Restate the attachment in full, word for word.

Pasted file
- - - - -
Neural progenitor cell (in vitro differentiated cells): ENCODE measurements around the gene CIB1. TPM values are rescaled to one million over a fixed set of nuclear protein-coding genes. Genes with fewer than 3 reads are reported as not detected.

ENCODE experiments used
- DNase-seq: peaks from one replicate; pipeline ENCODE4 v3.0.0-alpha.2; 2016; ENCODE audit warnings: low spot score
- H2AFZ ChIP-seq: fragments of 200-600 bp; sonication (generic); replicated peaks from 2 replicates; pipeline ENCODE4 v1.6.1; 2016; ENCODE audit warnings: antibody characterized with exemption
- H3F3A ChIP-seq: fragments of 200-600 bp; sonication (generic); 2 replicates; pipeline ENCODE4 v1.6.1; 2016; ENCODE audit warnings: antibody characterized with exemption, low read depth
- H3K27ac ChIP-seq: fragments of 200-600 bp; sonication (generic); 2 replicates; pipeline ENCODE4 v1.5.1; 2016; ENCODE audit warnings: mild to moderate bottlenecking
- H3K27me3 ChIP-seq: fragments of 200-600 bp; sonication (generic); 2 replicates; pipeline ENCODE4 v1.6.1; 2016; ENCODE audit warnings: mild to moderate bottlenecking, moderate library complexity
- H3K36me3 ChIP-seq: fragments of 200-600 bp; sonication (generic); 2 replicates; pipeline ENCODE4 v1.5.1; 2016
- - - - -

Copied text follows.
Neural progenitor cell (in vitro differentiated cells): ENCODE measurements around the gene CIB1. TPM values are rescaled to one million over a fixed set of nuclear protein-coding genes. Genes with fewer than 3 reads are reported as not detected.

ENCODE experiments used
- DNase-seq: peaks from one replicate; pipeline ENCODE4 v3.0.0-alpha.2; 2016; ENCODE audit warnings: low spot score
- H2AFZ ChIP-seq: fragments of 200-600 bp; sonication (generic); replicated peaks from 2 replicates; pipeline ENCODE4 v1.6.1; 2016; ENCODE audit warnings: antibody characterized with exemption
- H3F3A ChIP-seq: fragments of 200-600 bp; sonication (generic); 2 replicates; pipeline ENCODE4 v1.6.1; 2016; ENCODE audit warnings: antibody characterized with exemption, low read depth
- H3K27ac ChIP-seq: fragments of 200-600 bp; sonication (generic); 2 replicates; pipeline ENCODE4 v1.5.1; 2016; ENCODE audit warnings: mild to moderate bottlenecking
- H3K27me3 ChIP-seq: fragments of 200-600 bp; sonication (generic); 2 replicates; pipeline ENCODE4 v1.6.1; 2016; ENCODE audit warnings: mild to moderate bottlenecking, moderate library complexity
- H3K36me3 ChIP-seq: fragments of 200-600 bp; sonication (generic); 2 replicates; pipeline ENCODE4 v1.5.1; 2016